We mention the Sony Xperia P a few times in this article, for more check out our review of the Sony Xperia P for our reaction to the WhiteMagic screen and more.
With a name like “WhiteMagic” and relatively few details announced at launch, you could be forgiven for thinking of Sony’s newest display technology as just another marketing gimmick to throw into the cesspool of meaningless acronyms and trade names. But you would be wrong.
We had a chance to compare the WhiteMagic-equipped Xperia P to a number of other phones under a bright light, and while it’s no miracle, WhiteMagic actually does provide a clearer image than anything we’ve seen under poor viewing conditions
Here’s how it works: A normal LCD display has red, green and blue subpixels, which blend in different degrees to make the full spectrum of colors you normally see on a screen. Just as Sharp added another pixel for yellow with its Quattron TVs, Sony has added a fourth pixel for white to the WhiteMagic displays, which can be used to both generate white. White blocks less of the backlight than red, green or blue, so using the white pixel can make the image seem brighter without amping up power to the backlight – which would drain battery more quickly.
Since it’s nearly impossible to evaluate Sony’s claim to sun resistance inside a dimly lit convention hall, the Xperia display had a bright spotlight on hands to simulate the sun. It may not have nailed the color temperature – it looked a little too white to us – but it had the intended effect of washing out every phone we threw under it. Except the Xperia P. While it definitely suffers a bit from the overwhelming lighting, text was still easily readable without eyestrain, which couldn’t be said for either the Apple iPhone 4 or HTC Trophy we held beside it. Some of the other phones visitors threw under the lights fared far worse, turning almost midnight black.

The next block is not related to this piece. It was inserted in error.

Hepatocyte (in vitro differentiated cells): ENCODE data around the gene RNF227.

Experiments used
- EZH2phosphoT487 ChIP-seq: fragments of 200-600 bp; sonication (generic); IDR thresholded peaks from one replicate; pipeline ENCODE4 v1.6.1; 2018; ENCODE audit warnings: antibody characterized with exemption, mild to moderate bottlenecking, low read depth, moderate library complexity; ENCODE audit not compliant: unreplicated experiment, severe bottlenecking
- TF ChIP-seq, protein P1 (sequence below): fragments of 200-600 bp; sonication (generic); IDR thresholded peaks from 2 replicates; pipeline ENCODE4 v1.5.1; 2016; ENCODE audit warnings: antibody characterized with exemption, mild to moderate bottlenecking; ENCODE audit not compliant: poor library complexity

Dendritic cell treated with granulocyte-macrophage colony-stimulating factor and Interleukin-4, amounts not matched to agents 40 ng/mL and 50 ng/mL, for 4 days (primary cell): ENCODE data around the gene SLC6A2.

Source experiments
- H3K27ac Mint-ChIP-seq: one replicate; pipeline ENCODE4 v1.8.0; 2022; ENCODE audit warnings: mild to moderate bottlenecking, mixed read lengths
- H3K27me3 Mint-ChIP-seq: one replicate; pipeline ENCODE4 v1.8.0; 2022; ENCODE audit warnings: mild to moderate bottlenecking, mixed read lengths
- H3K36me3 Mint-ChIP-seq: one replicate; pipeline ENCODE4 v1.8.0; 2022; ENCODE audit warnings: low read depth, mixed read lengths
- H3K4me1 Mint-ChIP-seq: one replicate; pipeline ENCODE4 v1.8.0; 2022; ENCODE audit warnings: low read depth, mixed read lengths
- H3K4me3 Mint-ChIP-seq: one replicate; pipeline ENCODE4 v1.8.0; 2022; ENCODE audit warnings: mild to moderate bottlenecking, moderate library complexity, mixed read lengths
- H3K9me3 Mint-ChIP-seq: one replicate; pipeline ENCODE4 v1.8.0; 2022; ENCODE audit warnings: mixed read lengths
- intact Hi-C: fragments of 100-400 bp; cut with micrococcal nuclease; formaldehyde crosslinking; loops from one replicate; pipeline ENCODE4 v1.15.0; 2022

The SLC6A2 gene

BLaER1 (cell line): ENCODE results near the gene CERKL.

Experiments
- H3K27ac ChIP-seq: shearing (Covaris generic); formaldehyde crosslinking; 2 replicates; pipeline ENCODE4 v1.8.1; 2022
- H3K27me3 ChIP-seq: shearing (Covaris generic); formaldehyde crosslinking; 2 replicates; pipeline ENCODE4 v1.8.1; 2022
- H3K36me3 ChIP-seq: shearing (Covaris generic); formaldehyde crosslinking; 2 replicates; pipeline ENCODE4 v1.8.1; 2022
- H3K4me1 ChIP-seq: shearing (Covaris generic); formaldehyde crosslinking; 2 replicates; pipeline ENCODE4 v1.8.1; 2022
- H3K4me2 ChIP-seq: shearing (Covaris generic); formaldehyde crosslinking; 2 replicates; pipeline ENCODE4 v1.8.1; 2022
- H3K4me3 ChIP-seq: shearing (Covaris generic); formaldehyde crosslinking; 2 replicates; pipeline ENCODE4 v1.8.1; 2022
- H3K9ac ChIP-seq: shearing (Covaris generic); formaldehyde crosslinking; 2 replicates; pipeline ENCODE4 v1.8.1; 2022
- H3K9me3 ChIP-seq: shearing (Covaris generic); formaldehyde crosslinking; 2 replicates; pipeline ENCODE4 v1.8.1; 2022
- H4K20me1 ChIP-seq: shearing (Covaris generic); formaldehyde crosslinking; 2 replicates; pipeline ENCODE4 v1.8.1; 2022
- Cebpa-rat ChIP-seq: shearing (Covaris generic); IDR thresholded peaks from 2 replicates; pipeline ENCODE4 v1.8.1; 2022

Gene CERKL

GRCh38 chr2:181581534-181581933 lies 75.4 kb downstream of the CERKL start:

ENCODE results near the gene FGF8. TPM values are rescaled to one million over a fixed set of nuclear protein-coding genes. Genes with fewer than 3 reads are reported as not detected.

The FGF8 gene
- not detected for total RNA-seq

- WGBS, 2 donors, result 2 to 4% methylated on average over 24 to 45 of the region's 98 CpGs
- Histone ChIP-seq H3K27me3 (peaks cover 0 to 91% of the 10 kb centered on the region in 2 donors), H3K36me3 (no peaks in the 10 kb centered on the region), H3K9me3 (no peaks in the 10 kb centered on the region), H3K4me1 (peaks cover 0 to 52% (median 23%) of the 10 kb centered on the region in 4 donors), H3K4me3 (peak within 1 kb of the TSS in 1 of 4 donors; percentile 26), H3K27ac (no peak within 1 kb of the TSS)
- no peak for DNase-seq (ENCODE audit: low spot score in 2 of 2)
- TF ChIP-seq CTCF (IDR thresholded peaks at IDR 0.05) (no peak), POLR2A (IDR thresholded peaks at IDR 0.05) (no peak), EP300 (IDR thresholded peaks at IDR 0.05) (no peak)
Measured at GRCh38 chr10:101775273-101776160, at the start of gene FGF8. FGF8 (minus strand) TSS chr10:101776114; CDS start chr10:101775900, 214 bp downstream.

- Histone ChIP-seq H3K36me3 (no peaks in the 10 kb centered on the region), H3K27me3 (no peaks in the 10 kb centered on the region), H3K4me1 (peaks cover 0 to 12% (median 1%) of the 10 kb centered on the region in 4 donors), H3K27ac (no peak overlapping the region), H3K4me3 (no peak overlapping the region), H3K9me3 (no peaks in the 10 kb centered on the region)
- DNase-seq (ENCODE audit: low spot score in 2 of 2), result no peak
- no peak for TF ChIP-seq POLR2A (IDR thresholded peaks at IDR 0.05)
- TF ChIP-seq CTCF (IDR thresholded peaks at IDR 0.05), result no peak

Although we didn’t have any reference material to see if the screen produced any color distortion as a result of the new pixel, none of the content we loaded on the phone looked out of whack at first glance. It will take a tell a little more hands-on time to tell for sure, but Sony claims the software intelligently monitors the color of screen contents to decide how much of the white pixel to use, and prevent distortion.
Since it can make the image on a screen significantly brighter outside without using more power than an ordinary LCD, the MagicWhite LCD can also save power when used indoors because it takes less power to produce the same brightness. Sony claims it’s actually 50 percent more efficient than a standard screen, although the company’s develop blog implies that’s really only under specific use scenarios, like displaying a totally black and white image.
While we’re not sure why Sony left this technology of the Xperia P’s siblings (the Xperia U and Xperia S), we have to give the company credit for addressing an issue many companies have simply shrugged off: outdoor viewability. For smartphone users in sunny locales like Los Angeles, Florida and yes, Barcelona, the Xperia P might be one of the few devices out with a solution to a common problem.
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